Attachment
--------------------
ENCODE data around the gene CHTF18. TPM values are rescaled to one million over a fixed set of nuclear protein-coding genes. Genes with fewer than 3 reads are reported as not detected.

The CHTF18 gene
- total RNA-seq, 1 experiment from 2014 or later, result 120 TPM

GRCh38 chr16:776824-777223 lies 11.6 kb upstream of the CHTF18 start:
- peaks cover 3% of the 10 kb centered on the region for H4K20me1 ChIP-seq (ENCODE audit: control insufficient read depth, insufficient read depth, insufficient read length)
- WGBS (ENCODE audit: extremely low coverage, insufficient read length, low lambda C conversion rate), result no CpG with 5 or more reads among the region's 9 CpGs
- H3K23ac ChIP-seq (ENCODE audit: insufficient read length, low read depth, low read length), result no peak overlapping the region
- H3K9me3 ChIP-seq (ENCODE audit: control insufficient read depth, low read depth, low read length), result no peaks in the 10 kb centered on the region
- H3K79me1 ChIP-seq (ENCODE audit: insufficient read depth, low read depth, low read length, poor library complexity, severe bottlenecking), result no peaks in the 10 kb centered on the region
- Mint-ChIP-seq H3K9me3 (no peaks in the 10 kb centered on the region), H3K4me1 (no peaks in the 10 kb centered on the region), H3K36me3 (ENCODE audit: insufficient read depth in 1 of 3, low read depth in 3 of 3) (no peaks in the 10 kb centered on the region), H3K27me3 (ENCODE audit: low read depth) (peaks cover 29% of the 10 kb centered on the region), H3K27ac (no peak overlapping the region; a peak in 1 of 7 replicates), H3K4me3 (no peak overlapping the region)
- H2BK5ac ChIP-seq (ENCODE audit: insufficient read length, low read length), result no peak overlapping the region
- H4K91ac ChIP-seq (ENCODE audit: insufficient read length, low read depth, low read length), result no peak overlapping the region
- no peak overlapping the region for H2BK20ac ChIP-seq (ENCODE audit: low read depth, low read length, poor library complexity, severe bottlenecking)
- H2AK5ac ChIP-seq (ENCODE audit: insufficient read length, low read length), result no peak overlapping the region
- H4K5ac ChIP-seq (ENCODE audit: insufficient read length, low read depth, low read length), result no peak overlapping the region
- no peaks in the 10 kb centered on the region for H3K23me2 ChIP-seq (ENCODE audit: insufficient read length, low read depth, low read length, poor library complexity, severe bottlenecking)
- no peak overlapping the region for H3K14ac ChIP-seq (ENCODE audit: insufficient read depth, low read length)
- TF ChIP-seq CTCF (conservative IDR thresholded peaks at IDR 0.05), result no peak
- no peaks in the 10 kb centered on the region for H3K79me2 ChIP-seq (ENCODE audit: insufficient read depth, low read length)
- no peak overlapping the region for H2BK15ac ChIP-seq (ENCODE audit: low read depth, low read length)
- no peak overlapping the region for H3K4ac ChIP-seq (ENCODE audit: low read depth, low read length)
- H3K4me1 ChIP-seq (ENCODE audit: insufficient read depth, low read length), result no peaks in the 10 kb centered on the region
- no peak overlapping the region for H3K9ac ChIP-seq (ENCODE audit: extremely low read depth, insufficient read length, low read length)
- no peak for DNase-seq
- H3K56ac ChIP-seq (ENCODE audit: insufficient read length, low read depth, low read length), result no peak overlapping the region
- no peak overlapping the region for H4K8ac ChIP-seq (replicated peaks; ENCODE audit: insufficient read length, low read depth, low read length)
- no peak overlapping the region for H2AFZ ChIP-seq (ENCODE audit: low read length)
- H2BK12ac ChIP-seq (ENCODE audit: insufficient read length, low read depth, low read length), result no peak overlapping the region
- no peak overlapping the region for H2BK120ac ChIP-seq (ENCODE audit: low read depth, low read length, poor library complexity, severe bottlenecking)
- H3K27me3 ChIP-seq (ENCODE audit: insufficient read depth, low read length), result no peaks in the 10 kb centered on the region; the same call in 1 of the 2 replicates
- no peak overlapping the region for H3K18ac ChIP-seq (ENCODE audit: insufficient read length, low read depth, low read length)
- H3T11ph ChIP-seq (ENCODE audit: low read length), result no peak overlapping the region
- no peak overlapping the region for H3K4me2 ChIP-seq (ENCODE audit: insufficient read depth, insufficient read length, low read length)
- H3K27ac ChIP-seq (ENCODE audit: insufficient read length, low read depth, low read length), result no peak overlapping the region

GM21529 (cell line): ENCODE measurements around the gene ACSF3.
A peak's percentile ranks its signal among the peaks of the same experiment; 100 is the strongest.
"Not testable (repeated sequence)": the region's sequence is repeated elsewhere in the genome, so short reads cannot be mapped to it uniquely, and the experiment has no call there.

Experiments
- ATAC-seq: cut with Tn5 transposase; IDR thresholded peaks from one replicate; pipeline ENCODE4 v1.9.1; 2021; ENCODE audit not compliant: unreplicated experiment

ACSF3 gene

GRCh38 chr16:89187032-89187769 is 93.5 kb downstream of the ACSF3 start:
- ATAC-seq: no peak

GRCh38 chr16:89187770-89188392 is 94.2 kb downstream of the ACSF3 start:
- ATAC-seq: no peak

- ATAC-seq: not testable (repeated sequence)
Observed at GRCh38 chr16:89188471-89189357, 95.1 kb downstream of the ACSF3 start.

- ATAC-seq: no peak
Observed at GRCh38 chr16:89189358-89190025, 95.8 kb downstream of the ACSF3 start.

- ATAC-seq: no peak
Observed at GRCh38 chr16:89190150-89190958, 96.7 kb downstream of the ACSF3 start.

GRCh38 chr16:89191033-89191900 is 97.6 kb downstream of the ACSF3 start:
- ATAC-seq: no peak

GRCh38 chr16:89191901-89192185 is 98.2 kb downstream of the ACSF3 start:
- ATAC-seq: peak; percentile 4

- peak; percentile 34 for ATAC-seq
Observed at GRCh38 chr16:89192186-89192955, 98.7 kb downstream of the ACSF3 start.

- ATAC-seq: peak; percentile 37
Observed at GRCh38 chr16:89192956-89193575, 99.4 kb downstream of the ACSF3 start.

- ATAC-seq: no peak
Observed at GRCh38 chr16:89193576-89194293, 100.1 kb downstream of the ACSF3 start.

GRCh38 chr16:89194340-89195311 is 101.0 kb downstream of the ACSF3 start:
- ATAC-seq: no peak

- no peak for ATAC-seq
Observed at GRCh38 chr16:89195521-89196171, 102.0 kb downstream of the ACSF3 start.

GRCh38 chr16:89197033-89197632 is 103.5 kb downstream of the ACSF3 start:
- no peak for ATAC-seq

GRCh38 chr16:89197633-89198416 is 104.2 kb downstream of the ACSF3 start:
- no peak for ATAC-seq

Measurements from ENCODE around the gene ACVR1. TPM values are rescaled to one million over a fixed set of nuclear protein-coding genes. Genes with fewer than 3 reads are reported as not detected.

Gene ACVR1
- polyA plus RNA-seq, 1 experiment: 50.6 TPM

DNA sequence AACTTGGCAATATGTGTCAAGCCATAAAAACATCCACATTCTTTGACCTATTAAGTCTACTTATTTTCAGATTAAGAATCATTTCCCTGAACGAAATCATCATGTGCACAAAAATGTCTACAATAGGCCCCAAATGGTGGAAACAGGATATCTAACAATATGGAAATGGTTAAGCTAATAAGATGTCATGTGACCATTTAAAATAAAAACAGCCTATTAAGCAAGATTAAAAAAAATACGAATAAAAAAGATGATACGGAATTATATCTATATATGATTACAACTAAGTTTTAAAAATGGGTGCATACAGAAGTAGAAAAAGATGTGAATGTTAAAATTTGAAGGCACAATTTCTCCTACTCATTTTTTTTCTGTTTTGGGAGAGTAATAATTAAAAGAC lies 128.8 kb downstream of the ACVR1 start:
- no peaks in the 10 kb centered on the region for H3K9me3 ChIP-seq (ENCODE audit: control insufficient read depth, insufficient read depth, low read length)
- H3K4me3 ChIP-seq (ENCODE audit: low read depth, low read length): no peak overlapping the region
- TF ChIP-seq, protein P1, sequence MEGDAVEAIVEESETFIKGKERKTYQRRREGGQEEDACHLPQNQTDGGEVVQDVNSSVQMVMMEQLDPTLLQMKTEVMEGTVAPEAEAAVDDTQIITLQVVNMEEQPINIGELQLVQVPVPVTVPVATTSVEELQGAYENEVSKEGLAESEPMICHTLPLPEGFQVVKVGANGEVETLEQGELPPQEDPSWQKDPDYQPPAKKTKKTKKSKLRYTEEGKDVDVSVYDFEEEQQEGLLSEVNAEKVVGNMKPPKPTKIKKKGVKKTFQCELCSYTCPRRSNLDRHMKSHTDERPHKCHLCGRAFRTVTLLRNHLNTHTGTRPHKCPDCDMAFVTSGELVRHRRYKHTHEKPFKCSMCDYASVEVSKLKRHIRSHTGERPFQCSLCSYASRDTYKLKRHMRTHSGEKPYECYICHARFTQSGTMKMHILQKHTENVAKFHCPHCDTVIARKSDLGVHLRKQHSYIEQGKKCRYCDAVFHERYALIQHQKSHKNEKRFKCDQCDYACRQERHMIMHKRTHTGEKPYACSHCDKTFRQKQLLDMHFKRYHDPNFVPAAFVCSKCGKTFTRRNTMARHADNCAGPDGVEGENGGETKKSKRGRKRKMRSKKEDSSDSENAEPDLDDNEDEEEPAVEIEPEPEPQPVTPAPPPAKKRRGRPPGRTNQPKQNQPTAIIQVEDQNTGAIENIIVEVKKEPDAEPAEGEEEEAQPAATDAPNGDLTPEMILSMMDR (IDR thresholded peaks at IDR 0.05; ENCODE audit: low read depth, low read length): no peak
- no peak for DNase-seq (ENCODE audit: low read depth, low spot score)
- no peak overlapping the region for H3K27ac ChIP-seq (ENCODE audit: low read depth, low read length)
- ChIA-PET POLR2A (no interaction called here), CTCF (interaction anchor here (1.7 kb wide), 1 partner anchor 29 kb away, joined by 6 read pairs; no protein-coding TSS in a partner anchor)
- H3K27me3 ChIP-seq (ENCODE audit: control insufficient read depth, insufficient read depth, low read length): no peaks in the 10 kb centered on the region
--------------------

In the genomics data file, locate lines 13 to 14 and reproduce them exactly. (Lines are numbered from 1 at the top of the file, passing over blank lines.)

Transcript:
- no peak overlapping the region for H2BK20ac ChIP-seq (ENCODE audit: low read depth, low read length, poor library complexity, severe bottlenecking)
- H2AK5ac ChIP-seq (ENCODE audit: insufficient read length, low read length), result no peak overlapping the region